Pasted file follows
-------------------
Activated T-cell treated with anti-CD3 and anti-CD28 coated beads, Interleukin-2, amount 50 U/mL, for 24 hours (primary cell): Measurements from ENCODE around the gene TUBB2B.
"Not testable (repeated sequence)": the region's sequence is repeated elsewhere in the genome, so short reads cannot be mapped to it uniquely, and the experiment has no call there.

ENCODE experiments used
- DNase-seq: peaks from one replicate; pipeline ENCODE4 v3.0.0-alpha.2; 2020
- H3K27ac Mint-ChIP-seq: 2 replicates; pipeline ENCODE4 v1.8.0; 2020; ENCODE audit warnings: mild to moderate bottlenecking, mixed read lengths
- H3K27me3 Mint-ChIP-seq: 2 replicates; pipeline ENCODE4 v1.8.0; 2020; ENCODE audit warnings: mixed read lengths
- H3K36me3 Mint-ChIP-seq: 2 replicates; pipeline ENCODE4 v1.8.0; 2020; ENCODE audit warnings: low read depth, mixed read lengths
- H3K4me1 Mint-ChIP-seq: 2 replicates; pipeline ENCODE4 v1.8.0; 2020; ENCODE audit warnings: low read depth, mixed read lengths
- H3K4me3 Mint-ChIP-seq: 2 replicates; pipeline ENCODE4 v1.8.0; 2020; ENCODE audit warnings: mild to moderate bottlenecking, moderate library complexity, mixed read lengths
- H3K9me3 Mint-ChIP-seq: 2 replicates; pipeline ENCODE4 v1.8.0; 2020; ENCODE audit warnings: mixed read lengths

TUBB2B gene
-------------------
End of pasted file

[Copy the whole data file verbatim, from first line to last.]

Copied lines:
Activated T-cell treated with anti-CD3 and anti-CD28 coated beads, Interleukin-2, amount 50 U/mL, for 24 hours (primary cell): Measurements from ENCODE around the gene TUBB2B.
"Not testable (repeated sequence)": the region's sequence is repeated elsewhere in the genome, so short reads cannot be mapped to it uniquely, and the experiment has no call there.

ENCODE experiments used
- DNase-seq: peaks from one replicate; pipeline ENCODE4 v3.0.0-alpha.2; 2020
- H3K27ac Mint-ChIP-seq: 2 replicates; pipeline ENCODE4 v1.8.0; 2020; ENCODE audit warnings: mild to moderate bottlenecking, mixed read lengths
- H3K27me3 Mint-ChIP-seq: 2 replicates; pipeline ENCODE4 v1.8.0; 2020; ENCODE audit warnings: mixed read lengths
- H3K36me3 Mint-ChIP-seq: 2 replicates; pipeline ENCODE4 v1.8.0; 2020; ENCODE audit warnings: low read depth, mixed read lengths
- H3K4me1 Mint-ChIP-seq: 2 replicates; pipeline ENCODE4 v1.8.0; 2020; ENCODE audit warnings: low read depth, mixed read lengths
- H3K4me3 Mint-ChIP-seq: 2 replicates; pipeline ENCODE4 v1.8.0; 2020; ENCODE audit warnings: mild to moderate bottlenecking, moderate library complexity, mixed read lengths
- H3K9me3 Mint-ChIP-seq: 2 replicates; pipeline ENCODE4 v1.8.0; 2020; ENCODE audit warnings: mixed read lengths

TUBB2B gene